Epicness is not a bad thing. Detailed worldbuilding, sweeping grandeur, and amazing scenes can create a compelling story. The detailed languages of Tolkien's world make it feel authentic. The sheer size of Erebor, of Cirith Ungol, of Minas Tirith, awe us. The finality of the last march of the Ents, of the death-ride of the Rohirrim, can make our hearts burn within our chests and our fists tighten. Tolkien's work resounds with epicness.
But epicness alone isn't enough. Epicness can be a taster to draw in readers, but it shouldn't be the full meal. Give a reader an epic story, and they'll probably remember it. But after it's been read enough times, the epicness wears thin. Reading about the same amazing scenes and magnificent structures over and over again can get tiring.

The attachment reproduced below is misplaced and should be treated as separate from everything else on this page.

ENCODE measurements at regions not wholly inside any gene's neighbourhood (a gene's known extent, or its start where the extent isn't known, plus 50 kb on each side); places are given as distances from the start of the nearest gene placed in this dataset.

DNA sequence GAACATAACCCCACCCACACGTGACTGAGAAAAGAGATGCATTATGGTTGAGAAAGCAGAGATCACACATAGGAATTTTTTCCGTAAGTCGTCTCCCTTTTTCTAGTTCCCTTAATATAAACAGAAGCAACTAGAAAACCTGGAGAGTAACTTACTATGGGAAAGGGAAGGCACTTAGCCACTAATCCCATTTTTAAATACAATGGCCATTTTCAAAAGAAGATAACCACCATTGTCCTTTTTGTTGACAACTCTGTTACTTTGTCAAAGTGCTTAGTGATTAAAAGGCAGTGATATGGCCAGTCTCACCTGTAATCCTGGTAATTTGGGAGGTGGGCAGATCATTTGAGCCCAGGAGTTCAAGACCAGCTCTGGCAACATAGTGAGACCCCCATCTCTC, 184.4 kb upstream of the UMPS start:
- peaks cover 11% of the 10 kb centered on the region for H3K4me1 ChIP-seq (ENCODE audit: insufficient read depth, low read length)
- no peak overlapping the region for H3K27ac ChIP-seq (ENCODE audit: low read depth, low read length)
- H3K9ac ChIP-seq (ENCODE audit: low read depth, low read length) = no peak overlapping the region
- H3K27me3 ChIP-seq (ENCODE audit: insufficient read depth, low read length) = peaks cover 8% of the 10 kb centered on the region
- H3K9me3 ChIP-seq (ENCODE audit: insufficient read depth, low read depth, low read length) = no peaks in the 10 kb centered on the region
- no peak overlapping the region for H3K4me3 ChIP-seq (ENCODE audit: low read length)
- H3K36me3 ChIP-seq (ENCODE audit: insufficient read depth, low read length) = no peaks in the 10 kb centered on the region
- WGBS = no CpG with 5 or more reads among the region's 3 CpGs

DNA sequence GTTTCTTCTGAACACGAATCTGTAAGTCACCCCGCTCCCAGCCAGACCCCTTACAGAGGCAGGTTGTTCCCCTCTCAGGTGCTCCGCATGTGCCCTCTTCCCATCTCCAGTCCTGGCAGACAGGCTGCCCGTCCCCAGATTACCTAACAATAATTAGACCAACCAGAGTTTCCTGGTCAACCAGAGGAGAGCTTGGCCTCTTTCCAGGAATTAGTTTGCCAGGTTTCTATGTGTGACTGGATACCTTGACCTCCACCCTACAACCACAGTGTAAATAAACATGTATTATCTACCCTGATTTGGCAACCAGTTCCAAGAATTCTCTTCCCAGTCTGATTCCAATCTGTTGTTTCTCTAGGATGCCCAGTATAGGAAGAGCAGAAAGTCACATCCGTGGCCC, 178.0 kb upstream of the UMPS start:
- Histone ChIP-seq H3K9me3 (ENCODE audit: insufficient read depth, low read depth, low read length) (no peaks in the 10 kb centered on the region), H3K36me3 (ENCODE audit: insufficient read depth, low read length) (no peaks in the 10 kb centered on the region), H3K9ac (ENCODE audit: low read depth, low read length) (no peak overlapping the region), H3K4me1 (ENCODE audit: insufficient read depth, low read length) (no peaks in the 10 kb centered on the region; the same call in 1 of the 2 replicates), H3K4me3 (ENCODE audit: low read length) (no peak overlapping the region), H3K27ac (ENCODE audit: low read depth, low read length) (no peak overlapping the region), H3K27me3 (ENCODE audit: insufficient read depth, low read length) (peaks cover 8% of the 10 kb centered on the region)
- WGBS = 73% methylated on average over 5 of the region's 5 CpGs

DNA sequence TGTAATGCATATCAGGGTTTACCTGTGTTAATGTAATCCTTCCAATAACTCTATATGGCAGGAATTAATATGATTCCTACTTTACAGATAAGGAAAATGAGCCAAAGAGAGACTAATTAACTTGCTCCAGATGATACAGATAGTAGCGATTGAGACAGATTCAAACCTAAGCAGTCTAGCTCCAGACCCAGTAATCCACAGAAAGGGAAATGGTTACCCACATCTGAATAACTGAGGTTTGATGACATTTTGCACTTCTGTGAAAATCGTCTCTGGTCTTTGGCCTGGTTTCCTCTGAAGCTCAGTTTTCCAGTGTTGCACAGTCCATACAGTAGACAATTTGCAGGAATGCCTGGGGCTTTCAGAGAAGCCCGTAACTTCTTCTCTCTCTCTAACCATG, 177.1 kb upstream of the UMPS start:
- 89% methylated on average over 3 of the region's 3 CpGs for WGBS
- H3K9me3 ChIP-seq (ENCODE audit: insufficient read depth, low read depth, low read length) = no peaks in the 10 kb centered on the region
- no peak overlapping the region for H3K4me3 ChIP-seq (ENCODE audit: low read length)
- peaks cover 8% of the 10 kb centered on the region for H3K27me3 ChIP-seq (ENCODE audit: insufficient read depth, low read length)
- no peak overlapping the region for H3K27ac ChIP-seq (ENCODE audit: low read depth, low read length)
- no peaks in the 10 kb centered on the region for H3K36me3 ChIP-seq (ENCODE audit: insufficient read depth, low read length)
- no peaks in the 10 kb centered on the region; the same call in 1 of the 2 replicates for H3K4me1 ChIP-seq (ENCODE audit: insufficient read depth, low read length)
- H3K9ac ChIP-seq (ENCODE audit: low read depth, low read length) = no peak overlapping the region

But not theme. The best books are those that can be read over and over again, each time picking up some new nugget of meaning and insight, some new thread of hope, some new morsel of mental or spiritual food.
Epicness doesn't do that. But theme does. As does characterisation, which is implicitly linked – I believe – with theme. You can't have a resonant theme without strong characters – at least, not without it feeling forced and contrived. Artificial.
Great stories should have great themes. If a reader is going to take the time to read your story, take the time to give them something meaningful, something worthwhile, out of it.
I'm not against epicness. Give your stories all the epicness you can imagine. Make epicness run home to its momma crying. (Semi-inside joke, if you didn't get it). But give them something that will stay with them forever.